What Women Want: Budgeting Tools From Banks

By Rob Rubin, Managing Director, Novantas

Overall, men say they use personal finance management (PFM) tools for budgeting and financial planning more than women. Women, however, are more likely to want their bank or credit union to provide these services within the online banking system.

Back in the day, banks used to give away free toasters with new accounts to lure in women that managed their families’ budgets. These days, many checking accounts come with features that seem to target one gender or the other — like an affinity debit card with your favorite team for guys, and cute custom check designs for women. But does a feature like PFM have more appeal to either men or women?

In a May 2014 BankChoice Monitor survey, 32% of respondents said they use PFM services or software to manage their budgets or for financial planning. Most of these respondents (23%) rely on third-party budgeting tools like Mint.com, and 9% use PFM tools provided within their bank’s or credit union’s online banking platform.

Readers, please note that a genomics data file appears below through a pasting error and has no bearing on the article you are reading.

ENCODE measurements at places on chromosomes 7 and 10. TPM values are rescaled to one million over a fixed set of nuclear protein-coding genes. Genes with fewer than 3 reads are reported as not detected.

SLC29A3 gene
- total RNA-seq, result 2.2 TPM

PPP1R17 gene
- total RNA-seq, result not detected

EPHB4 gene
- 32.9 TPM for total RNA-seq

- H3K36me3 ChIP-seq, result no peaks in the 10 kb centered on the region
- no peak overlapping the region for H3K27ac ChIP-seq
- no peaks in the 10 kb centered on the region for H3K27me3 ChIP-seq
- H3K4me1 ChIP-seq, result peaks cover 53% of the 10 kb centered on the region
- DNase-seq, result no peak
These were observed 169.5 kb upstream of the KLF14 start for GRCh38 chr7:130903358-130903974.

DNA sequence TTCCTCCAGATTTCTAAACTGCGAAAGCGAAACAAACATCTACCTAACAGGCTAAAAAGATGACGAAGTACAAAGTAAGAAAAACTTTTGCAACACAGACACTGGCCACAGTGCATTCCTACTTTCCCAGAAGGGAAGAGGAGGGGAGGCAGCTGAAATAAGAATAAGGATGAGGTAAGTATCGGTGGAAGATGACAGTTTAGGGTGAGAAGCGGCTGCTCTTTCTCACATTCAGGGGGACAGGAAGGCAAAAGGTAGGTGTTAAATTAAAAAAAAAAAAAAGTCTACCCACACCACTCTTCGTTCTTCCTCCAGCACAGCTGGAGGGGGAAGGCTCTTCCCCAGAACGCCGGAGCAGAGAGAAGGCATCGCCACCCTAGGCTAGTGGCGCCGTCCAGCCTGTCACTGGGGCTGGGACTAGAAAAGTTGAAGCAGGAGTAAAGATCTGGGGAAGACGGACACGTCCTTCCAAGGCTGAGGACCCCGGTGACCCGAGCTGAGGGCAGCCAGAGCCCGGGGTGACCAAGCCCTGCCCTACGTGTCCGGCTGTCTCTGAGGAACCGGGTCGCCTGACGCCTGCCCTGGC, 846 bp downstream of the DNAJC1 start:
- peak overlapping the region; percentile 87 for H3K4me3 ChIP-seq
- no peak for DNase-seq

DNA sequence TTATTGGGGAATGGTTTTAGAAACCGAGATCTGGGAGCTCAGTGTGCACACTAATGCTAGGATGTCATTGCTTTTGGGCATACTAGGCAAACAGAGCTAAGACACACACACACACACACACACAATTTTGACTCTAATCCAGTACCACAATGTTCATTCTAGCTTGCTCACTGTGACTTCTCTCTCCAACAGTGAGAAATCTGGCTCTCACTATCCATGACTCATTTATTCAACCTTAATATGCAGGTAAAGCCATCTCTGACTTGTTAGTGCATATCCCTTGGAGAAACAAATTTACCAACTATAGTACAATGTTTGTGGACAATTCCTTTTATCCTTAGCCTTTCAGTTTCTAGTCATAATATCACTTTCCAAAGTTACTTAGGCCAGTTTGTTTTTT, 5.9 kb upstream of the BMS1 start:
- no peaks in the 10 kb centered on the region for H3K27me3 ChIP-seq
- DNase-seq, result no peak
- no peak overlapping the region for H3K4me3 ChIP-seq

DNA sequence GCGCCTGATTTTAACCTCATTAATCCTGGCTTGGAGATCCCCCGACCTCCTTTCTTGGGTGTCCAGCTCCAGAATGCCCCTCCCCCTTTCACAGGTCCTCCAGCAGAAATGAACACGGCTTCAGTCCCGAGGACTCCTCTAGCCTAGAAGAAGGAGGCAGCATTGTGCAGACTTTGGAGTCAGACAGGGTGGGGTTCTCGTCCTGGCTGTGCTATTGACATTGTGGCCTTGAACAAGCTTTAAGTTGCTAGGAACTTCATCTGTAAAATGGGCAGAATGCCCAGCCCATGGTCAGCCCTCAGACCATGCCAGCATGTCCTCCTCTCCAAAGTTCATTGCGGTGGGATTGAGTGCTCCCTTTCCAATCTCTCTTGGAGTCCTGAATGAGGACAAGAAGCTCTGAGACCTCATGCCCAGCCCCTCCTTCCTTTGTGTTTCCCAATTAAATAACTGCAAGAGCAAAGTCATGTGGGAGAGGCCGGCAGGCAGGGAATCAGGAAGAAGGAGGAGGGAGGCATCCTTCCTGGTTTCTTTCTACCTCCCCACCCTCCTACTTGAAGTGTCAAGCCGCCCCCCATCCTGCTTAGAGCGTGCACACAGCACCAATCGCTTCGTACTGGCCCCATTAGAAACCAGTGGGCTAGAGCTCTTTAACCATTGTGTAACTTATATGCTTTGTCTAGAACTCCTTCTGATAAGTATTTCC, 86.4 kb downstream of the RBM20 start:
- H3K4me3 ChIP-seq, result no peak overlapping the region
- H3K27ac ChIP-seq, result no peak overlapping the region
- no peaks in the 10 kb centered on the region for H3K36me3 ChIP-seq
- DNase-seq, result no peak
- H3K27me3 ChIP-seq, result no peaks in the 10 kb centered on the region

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In general, men use budgeting services more than women. Men are about 20% more likely to indicate that they use budgeting planning tools compared to females.

Men use third parties more than women. Men are 32% more likely to use third-party budgeting tools that are separate from their institution compared to women.

Women are more likely to expect their institution to provide PFM services. Interestingly, even though men are more likely to use services to help them budget, female bank shoppers are more likely to want these services from their bank or credit union.

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